I’m fascinated with the continuous opportunities I’m offered to interact with educators, and to learn how art intersects with their teaching and the development of their students’ learning processes. Even after a long career teaching in middle schools, visiting hundreds of classrooms in Maine, across the country and around the world, I am grateful to know there is still much to learn. As the world changes in our own backyard and across the globe we need to support teachers who are doing the heavy lifting. Providing the “Insight/Incite” column recognizes and applauds their efforts. Cory Bucknam’s using humor is one example of an approach that is working to reach her middle school learners.
As a middle school art teacher of nearly twenty years, I have learned that the lessons that engage students the most have a healthy mix of levity and sincerity. The reason is simple: the more fun a student is having, the harder they are willing to work. A sense of play allows me to challenge my students both creatively and technically.
For example, when making clay bobble-head sculptures with sixth graders, we first play a game called “Make-a-Monster.” This is a simple drawing game inspired by the Surrealists’ love of chance combinations. On slips of paper are written a large number of body parts or “creature characteristics” such as fur, tentacles, multiple eyes, antlers, and so on. Starting with four characteristics, we pull them randomly out of a container without looking and list them on the board. Then students have three minutes to draw a creature with all of those characteristics (plus whatever else they want to add). These drawings are kept secret until the end of the three minutes when students reveal their creatures to the peers at their table. Hilarity often ensues! We then repeat the process a few more times, increasing the number of slips pulled, often going as high as ten random characteristics.
Students LOVE this game, as is evidenced by their laughter and eagerness to show off their drawings, but it is equally obvious how hard they work to create them by the complete and utter silence during the three minutes they are drawing. And although this game is just a warm-up exercise, the results carry through to the project itself in both the level of creativity and in the risks students are willing to take when learning and executing clay-building techniques. By inventing new, often hilarious creatures that they adore, when they create them using clay, they tackle more challenging sculptures than they would otherwise.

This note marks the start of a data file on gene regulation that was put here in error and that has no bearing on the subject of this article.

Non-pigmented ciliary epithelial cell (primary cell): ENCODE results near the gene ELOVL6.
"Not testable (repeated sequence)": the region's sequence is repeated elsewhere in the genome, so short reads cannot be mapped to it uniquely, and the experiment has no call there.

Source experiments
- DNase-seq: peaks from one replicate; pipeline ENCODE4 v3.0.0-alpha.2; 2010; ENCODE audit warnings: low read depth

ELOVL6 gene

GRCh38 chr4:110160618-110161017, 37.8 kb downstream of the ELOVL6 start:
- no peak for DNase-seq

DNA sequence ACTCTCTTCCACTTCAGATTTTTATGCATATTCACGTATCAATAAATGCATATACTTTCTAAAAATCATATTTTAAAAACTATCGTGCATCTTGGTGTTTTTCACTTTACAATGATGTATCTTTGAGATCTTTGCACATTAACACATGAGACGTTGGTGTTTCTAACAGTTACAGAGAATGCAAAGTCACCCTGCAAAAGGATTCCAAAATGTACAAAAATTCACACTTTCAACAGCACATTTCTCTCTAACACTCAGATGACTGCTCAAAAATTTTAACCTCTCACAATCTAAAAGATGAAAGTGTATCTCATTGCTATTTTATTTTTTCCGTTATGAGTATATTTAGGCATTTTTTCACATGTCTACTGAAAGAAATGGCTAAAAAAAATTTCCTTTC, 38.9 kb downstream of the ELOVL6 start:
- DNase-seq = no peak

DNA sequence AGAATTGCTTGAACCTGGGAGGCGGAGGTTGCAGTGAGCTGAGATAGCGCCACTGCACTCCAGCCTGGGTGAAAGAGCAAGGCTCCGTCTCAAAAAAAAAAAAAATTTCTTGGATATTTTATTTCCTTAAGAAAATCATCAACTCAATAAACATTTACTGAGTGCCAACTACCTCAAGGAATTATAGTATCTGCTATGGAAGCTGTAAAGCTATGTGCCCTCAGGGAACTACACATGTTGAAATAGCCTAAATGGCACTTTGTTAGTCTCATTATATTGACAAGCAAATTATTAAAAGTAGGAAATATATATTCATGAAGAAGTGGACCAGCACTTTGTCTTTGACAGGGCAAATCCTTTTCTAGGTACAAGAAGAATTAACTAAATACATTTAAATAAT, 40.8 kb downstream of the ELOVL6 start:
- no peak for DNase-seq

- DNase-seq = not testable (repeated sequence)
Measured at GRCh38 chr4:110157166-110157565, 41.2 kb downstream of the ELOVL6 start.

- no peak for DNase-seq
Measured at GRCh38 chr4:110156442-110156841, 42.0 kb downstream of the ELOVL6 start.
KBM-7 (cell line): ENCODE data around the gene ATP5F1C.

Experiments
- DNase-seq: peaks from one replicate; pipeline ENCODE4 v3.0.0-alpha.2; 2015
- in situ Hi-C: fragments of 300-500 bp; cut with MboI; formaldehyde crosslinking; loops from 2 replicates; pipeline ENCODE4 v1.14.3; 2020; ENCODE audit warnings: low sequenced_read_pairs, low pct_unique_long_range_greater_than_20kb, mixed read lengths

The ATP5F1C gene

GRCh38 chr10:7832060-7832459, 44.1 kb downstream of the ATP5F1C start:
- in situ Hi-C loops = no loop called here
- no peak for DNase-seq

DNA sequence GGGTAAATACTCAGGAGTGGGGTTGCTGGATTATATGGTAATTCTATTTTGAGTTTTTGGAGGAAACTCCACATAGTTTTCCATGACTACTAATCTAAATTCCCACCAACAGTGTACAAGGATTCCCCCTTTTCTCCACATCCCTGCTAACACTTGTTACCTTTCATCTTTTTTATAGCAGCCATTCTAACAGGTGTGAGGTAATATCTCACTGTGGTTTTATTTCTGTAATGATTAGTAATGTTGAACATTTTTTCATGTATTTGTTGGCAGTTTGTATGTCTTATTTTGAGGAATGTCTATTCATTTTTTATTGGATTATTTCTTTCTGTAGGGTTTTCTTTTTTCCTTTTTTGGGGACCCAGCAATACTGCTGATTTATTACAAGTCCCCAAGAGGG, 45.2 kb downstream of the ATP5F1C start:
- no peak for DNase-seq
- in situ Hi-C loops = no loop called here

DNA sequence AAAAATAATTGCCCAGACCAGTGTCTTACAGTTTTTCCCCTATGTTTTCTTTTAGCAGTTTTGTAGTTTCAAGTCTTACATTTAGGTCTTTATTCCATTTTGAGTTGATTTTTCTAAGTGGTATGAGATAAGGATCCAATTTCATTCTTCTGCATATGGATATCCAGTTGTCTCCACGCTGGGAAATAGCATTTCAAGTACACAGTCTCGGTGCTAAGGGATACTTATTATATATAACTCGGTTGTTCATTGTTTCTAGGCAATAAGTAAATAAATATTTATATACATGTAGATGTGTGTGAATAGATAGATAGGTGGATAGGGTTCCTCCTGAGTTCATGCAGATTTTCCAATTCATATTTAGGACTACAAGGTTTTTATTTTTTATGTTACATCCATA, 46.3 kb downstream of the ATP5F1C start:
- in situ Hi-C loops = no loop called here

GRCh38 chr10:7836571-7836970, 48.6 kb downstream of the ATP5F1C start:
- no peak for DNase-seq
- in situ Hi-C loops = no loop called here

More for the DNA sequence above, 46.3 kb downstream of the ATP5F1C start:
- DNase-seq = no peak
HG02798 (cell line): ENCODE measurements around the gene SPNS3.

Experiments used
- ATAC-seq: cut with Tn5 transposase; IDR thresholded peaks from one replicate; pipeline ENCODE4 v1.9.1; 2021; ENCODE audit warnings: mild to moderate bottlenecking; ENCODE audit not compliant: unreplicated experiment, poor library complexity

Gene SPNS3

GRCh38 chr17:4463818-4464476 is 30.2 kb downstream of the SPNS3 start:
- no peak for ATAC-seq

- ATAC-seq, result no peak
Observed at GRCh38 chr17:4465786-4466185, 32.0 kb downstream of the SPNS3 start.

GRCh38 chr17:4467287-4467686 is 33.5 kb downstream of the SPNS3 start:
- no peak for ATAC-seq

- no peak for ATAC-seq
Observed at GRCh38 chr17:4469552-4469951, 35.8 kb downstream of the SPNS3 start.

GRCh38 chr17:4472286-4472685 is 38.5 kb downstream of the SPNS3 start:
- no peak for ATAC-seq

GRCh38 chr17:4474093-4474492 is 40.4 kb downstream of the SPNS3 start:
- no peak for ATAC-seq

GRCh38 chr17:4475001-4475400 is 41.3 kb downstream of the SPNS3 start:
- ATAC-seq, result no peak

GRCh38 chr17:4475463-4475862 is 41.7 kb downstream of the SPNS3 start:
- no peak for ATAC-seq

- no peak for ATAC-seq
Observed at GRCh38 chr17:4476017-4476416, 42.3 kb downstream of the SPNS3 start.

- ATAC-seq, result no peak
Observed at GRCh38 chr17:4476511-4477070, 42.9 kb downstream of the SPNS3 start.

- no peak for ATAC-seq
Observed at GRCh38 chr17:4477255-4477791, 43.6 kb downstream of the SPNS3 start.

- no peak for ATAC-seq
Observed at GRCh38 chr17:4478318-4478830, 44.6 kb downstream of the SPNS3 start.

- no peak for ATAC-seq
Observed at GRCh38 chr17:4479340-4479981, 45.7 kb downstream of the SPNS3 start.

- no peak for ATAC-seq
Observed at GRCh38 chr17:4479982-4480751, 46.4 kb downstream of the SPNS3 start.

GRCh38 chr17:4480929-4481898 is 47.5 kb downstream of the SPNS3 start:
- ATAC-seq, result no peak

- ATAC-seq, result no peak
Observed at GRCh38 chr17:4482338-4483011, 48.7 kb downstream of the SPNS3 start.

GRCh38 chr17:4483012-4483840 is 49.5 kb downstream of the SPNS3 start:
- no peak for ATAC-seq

Students are not the only ones to benefit from a sense of play, however. I know when I am having fun, I am much more willing to work hard as both a teacher and an artist. At the Maine Art Education Association’s Fall Conference at the Haystack Mountain School of Crafts, I took a weekend-long Needle Felted Portrait workshop with fiber artist Jennifer Field. At first, I considered serious options for whom I wanted to make a portrait of: my grandmother, grandfather, mother, father, a self-portrait, and so on. But in the end, I chose Bob Ross. Anyone who has been in my classroom has seen my vast (and still growing) collection of Bob Ross paraphernalia—this began as something of a joke, but is now a full-scale exhibit including magnets, posters, chia pets, bobble-heads, band-aids, games, books, a lunch box, energy drinks, three pairs of socks, a life-size cardboard cutout of Bob, and more. I knew I would have a good time making a needle-felted portrait of him! And I was right, because all weekend long I found myself breaking into fits of giggles as Bob came to life. I don’t think I’ve ever had so much fun making a work of art before. Not only that, but the harder I worked on it, the more time seemed to disappear. It’s hard to explain, but it felt like he just materialized under my fingers as I looked on, much like the mountains simply appeared in Bob Ross’ paintings in his videos. It felt effortless, despite working on it with intense focus for two-and-a-half days.
Would I have worked as hard if I had chosen a “serious” portrait to do? Probably, but would I have had as much fun? Unlikely. And now my portrait of Bob makes me smile every time I see it, and the value of that happiness is priceless.
Since 2005, Cory Bucknam has been an art educator at Brunswick Junior High School. She currently serves as the president of the Maine Art Education Association (MAEA) and also teaches in the Maine College of Art & Design’s Master’s in Art Teaching (MAT) program. All three of these roles inform each other and give her insight into art education from the perspective of students, educators, and state level organizations.
Argy Nestor is an educator, artist, blogger, connector.
Reach out if you want to connect: firstname.lastname@example.org
Image at top: student work from fall 2023, white earthenware and tempera paint.